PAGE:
It is always a tough decision for mothers to transition their babies to solid foods. Whether you are a new parent or a seasons parent, starting solids can be confusing. Things do not always as expected and when this happens, it can be hard to navigate the mixed advice, especially when combined with the vulnerability of being a parent.
Generally, babies require more nutrients like iron, zinc and protein after six months. Ideally, it is suggested to start the transition around that six months period. However, as crucial as the timing is for the transition, the method is also important and this article talks about the important do’s and don’ts when it comes to that.
- Continue to breastfeed as long as you and your baby are both happy to do so. If you are trying to wean, slowly is best.
- When providing solid foods, modify the texture of foods according to your baby’s ability.
- Offer high-iron foods as first foods such as pureed meat or iron-fortified cereals and continue to offer these daily.
- If you feel uncomfortable with advice you are given, get a second – or third – opinion.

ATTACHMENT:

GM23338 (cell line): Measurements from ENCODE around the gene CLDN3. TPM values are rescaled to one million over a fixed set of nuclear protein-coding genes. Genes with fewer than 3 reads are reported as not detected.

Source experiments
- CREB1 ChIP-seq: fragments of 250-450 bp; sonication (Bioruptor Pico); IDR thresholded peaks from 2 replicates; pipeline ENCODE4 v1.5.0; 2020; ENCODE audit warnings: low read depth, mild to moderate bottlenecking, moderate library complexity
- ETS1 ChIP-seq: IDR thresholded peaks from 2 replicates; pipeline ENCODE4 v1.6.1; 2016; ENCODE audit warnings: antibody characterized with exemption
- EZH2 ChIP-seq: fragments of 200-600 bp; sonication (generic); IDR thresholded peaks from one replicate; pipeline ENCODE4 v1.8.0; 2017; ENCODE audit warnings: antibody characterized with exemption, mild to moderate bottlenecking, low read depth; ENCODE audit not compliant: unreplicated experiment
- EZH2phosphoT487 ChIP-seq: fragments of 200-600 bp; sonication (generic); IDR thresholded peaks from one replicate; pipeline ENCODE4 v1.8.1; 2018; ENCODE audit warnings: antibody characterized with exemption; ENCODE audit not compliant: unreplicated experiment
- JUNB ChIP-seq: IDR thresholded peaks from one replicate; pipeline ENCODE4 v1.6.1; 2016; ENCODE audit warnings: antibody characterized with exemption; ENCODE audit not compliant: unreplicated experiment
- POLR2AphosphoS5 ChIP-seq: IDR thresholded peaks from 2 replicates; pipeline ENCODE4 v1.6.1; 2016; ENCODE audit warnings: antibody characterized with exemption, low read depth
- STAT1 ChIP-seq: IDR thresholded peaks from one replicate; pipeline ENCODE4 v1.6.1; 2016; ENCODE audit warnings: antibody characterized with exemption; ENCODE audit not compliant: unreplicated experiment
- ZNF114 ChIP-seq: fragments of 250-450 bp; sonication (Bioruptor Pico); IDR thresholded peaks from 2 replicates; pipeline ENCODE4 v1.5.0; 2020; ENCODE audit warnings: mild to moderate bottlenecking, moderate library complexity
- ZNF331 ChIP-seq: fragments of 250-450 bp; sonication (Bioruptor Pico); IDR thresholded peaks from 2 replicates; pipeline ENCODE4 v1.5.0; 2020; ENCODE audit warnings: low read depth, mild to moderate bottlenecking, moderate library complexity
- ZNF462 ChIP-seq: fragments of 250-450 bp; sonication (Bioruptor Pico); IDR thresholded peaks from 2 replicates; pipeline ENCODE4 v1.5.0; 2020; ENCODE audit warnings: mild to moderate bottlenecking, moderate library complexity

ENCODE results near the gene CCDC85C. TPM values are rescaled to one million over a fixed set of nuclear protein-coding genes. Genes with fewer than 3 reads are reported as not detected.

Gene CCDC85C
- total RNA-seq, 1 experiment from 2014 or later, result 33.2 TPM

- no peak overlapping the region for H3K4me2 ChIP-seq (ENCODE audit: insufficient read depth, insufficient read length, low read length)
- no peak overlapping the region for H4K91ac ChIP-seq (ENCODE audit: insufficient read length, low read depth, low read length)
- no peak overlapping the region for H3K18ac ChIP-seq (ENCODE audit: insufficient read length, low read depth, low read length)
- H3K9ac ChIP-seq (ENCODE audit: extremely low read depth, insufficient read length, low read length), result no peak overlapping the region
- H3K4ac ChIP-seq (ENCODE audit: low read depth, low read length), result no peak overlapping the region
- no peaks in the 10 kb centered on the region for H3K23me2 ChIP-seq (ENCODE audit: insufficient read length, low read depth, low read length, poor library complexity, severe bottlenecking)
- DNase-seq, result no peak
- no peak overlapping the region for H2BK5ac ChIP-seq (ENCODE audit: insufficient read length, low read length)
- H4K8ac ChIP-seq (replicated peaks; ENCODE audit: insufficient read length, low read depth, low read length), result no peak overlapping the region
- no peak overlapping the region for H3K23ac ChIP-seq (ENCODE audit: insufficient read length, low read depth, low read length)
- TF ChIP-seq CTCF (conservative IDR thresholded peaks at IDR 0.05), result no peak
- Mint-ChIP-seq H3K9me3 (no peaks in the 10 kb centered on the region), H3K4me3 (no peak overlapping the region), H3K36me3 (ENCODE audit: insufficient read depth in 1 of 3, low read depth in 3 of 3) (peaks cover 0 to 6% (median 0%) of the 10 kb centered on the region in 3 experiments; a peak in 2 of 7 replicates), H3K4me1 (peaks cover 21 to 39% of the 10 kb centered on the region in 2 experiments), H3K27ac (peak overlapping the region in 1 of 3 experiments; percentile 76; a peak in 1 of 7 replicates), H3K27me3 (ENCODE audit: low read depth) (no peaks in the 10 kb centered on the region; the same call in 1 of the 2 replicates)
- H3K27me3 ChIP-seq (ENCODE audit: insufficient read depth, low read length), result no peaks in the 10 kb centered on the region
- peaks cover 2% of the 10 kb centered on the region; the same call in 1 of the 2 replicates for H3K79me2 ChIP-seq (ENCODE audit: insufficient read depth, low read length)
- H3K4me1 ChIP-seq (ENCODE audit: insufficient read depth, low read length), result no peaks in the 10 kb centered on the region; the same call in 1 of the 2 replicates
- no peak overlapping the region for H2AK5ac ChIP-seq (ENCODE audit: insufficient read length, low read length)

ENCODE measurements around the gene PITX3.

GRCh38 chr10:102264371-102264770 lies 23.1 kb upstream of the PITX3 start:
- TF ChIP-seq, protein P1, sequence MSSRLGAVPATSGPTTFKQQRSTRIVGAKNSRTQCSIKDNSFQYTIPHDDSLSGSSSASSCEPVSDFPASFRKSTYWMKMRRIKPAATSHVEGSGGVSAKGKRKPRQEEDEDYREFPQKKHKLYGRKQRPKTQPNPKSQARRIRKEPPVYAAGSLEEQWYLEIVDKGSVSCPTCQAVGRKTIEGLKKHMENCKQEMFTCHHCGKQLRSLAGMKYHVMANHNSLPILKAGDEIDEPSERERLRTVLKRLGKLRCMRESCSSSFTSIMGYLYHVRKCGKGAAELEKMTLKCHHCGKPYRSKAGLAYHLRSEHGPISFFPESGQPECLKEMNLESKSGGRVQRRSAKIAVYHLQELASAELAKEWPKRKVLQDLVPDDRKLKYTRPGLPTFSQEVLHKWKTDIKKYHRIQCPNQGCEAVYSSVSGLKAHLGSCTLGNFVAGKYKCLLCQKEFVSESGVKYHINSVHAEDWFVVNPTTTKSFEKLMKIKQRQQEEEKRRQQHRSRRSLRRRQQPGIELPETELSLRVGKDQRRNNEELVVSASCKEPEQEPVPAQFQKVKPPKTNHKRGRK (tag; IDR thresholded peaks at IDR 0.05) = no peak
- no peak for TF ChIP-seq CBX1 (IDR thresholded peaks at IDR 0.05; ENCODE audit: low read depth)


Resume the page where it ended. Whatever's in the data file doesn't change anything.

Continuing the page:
- Rapidly try to wean because of poor weight gain. Breastmilk and formula are both quite high in energy and nutrients and it is unlikely that your baby will meet the energy required to grow by swapping from milk to solid foods. Instead, seek help to increase your breastmilk supply from a IBCLC or Breastfeeding Helpline, or see a dietitian to assist with formula.
- Make baby formula differently from the instructions without the recommendation of a health professional.
- Introduce solids before your baby can sit up unassisted, reach out and has stopped reflexively thrusting out her tongue.
We will keep putting up more articles on this and you are always more than welcome to contact us for any additional information.